Votive I was created in response to the historical tradition of wax votive offerings after a summer residency in Caen at the Centre D’Art Contemporain in 2006. In a practice that traces back to the Roman era, beeswax molded into the shape of a figure or body part was a traditional offering to saints in Normandy. Today this practice has been superseded by the more common practice of lighting candles, and one rarely sees the simple beeswax models that used to be familiar.
Votive II was created to respond to the richly ornamented interior of St. Anne’s Anglican Church. Over the course of the installation, wax gradually obscured the faces of the sculptures, accumulated on plinths supporting them, and on the floor beneath.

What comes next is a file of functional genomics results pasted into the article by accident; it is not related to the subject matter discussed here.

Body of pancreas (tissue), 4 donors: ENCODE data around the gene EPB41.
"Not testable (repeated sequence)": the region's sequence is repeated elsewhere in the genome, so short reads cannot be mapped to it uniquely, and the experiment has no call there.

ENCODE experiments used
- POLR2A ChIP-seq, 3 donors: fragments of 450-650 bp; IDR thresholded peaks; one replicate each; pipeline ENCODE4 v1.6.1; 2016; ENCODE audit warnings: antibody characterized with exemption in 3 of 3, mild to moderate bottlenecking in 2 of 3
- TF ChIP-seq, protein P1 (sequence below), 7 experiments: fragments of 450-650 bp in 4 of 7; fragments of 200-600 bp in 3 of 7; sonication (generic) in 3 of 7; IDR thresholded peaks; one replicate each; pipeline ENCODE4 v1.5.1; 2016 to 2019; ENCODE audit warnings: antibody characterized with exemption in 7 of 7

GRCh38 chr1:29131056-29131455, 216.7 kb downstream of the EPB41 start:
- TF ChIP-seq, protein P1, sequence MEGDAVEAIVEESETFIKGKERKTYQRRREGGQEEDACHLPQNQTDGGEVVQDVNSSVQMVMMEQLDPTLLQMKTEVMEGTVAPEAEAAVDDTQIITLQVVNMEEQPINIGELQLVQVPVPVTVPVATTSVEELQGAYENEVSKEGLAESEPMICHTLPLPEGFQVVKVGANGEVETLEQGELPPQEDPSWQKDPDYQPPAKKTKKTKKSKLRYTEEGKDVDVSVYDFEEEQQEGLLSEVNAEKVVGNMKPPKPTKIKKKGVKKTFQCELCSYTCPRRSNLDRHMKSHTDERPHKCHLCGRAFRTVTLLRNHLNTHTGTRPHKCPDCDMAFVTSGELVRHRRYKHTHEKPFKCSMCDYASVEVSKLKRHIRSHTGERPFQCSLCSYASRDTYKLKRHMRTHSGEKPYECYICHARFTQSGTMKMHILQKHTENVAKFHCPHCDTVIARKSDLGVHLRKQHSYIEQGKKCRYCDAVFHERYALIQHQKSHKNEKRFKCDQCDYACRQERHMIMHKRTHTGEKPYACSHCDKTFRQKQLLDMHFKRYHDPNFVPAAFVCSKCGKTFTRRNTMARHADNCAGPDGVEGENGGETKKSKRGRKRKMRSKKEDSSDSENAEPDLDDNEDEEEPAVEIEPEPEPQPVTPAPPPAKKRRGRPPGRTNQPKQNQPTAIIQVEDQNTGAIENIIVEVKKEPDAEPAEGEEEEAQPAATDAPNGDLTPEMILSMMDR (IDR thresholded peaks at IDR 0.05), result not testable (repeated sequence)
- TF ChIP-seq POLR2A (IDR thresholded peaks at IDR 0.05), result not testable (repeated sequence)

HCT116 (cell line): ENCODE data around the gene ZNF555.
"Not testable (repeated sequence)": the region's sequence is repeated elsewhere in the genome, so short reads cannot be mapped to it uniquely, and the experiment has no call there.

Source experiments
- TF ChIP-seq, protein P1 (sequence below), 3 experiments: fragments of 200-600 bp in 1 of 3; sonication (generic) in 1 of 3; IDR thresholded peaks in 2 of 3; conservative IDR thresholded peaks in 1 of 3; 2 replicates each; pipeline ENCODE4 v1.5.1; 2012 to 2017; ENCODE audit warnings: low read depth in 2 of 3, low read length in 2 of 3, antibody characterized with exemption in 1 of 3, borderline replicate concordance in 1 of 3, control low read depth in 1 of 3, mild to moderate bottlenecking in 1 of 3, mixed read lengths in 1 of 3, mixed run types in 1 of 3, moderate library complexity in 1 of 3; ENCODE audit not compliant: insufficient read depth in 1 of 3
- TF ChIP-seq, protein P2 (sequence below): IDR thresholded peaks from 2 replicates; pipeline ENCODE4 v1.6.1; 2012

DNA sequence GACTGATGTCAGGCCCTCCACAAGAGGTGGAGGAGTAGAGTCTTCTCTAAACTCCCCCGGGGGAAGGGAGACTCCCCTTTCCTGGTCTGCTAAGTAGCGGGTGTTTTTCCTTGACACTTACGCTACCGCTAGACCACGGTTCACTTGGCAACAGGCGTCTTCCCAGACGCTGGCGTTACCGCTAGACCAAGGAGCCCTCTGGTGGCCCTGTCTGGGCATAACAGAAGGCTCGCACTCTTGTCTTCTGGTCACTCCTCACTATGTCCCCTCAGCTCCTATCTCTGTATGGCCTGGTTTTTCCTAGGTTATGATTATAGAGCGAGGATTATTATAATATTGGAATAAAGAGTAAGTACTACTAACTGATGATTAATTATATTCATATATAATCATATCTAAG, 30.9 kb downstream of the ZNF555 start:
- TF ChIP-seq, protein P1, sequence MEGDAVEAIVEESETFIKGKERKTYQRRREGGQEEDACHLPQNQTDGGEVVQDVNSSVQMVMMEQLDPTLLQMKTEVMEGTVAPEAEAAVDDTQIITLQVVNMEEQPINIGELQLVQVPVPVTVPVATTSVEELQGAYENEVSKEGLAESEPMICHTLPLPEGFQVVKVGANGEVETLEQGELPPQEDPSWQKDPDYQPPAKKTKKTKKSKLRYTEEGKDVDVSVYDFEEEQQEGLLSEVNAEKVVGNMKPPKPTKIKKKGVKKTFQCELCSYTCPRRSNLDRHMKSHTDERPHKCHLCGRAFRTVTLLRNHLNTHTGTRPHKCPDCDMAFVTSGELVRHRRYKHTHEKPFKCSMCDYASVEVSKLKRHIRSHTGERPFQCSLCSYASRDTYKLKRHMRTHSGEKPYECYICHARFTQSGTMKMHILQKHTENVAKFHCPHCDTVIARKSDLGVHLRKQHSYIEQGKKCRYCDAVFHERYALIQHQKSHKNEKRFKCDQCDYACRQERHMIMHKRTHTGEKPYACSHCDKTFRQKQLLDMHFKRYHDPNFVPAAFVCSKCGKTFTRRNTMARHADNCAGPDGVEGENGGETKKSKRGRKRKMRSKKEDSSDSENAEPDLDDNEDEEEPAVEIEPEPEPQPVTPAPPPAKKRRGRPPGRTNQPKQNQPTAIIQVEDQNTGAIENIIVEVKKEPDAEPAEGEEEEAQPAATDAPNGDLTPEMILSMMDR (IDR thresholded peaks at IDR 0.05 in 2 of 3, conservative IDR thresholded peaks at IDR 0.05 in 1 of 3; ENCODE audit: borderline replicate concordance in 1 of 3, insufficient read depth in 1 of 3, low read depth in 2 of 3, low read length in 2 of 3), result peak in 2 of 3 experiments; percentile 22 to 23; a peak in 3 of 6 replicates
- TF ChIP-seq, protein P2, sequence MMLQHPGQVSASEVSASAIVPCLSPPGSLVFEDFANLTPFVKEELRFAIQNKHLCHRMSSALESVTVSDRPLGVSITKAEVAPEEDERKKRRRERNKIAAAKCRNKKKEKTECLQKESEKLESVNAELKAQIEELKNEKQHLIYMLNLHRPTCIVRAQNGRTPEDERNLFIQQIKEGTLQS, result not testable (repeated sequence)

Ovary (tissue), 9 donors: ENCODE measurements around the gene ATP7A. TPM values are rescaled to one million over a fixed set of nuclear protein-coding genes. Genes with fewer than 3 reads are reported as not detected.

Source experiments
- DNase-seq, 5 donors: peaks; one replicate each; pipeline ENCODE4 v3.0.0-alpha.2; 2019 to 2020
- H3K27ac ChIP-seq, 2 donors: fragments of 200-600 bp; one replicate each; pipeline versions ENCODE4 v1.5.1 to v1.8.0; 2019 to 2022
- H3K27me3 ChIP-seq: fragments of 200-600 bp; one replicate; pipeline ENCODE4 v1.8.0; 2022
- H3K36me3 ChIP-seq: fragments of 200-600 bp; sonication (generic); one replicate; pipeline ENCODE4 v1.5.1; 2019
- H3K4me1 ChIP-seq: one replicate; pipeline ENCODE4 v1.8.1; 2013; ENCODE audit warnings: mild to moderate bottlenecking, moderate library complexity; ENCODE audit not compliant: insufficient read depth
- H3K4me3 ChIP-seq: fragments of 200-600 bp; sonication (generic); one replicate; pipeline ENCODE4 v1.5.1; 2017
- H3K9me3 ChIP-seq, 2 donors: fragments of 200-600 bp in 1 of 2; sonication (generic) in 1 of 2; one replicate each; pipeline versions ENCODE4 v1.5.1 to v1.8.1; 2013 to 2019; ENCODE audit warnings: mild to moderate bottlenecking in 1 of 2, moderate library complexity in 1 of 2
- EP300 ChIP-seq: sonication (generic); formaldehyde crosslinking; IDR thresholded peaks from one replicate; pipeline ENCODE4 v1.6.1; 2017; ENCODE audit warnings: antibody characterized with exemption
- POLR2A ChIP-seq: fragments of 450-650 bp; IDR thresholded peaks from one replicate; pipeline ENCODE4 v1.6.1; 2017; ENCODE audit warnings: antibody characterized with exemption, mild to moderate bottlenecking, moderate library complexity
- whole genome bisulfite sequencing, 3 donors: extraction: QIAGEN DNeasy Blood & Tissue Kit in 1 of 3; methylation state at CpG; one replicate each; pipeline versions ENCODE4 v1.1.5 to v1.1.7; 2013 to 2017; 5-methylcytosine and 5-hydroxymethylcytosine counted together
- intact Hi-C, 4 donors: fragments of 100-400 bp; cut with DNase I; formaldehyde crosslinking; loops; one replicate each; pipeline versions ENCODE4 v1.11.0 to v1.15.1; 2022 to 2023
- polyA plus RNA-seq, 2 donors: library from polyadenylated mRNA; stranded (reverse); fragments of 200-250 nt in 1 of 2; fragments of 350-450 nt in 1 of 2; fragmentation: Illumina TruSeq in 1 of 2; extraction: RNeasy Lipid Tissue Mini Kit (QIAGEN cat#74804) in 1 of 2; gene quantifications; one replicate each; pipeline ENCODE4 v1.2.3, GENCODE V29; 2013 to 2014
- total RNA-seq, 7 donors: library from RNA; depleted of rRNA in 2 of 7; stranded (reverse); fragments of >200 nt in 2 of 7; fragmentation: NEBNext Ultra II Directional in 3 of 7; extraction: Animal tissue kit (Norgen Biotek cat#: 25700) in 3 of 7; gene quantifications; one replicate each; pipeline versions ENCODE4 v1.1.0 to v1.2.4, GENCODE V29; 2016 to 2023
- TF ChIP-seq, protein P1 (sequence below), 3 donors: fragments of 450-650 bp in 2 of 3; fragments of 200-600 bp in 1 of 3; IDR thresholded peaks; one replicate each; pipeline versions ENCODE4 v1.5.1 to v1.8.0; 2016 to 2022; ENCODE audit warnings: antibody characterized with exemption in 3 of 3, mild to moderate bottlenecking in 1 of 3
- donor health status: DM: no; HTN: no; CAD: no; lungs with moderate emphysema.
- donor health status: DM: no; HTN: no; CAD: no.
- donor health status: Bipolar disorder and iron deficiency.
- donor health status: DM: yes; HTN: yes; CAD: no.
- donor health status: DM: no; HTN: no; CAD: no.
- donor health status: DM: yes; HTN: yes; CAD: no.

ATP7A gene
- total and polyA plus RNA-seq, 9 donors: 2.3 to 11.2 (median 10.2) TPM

Votive I and Votive II are sculptures that refer to the fragility of the human body, and the strong emotions connected to the passages of birth, illness and death that are expressed in the liminal sites of pilgrimage – the church, the shrine and – in modern times – the medical institutions of hospitals and hospices. These are places where we experience extremes of emotion: intense worry and despair, but also hope and joy. Whether religious, agnostic or atheist; we experience intense emotion in relation to the fragility of the body. We long to protect those we love from harm and illness, and suffer feelings of helplessness in the face of illness and death. Historically the votive offering was a manifestation of these emotions.